This four-image mosaic comprises images taken by Rosetta’s NAVCAM on 7 December from a distance of 19.7 km from the centre of Comet 67P/Churyumov-Gerasimenko.
The image scale is 1.68 m/pixel and each single 1024 x 1024 frame measures 1.7 km across. The mosaic has been cropped and measures 3.2 x 3.1 km, at roughly the same scale per pixel.
As usual, before interpreting the mosaic, do check the original frames (provided below), because the rotation and translation of the comet during the image sequencing makes it difficult to create an accurate mosaic. In this particular instance, some distortion terms were introduced to make the mosaic, albeit still leaving a slight mismatch error at one of the peaks on the top edge of the mosaic.
Internal scattering in NAVCAM also leads to some spurious broad intensity features and thus some cleaning has been applied to lower the impact of the scattering and make the boundaries between images continuous. So, be cautious in pushing the intensities too far to look at very faint features: there will be some artefacts.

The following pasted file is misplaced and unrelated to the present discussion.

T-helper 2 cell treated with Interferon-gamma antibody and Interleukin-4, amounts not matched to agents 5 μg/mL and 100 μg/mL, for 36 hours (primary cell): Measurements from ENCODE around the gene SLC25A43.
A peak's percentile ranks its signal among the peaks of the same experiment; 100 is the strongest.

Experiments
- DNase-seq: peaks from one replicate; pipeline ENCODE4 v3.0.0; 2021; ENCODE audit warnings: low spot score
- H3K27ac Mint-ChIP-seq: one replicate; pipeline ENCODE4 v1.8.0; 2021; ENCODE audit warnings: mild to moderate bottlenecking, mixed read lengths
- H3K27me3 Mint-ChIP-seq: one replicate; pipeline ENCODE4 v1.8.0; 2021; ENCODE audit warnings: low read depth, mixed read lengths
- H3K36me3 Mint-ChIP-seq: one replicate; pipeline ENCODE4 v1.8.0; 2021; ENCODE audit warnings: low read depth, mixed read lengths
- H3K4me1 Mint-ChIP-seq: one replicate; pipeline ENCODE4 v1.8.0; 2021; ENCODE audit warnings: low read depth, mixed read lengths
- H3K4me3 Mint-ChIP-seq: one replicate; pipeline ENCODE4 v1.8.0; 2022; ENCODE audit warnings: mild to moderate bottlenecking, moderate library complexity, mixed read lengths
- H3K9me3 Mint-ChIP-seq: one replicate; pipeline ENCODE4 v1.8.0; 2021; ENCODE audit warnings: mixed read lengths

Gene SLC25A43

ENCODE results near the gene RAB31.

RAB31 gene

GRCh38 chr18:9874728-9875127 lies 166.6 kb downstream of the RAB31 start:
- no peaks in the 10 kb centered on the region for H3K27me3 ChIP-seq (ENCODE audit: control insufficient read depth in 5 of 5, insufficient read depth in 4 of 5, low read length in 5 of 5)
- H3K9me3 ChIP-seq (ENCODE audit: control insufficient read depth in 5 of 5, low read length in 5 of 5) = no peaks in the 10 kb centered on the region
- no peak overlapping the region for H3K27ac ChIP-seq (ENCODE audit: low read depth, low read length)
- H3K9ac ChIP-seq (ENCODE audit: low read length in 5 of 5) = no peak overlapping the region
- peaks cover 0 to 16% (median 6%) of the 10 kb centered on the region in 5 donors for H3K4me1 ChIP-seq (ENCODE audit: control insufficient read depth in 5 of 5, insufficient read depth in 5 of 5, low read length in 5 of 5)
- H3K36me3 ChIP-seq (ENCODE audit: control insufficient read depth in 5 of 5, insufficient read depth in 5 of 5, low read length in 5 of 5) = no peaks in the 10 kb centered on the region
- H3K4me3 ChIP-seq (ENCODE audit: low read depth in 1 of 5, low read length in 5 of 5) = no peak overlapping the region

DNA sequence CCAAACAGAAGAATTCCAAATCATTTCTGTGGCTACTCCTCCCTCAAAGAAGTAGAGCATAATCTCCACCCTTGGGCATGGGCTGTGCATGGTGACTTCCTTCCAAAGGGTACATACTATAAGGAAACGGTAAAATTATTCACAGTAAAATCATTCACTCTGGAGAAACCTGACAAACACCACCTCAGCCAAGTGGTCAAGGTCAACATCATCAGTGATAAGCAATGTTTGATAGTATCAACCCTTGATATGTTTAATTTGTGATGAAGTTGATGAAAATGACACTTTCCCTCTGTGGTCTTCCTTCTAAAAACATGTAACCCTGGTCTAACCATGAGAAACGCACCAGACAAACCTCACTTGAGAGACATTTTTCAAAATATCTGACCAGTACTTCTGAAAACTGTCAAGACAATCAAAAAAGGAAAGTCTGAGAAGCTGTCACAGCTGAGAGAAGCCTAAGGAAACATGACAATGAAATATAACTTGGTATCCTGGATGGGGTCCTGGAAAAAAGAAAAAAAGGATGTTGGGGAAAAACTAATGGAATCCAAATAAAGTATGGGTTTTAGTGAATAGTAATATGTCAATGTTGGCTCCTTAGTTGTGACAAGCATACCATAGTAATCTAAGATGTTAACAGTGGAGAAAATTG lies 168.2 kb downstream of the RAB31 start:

The scene shows a great side-on view of the inside rim of the large depression on the smaller of the comet’s lobes (far top right). This viewing angle highlights two different surface textures visible inside the depression – the right hand side (in this orientation) seemingly dominated by rougher terrain and the majority of boulders, while the left hand side is apparently much smoother. Finally, streams of dust and gas can be seen rising from both the large (lower left) and small (upper right) lobes of the comet.
The site at which Philae first touched down is also visible in the top right frame (see here for a labelled image).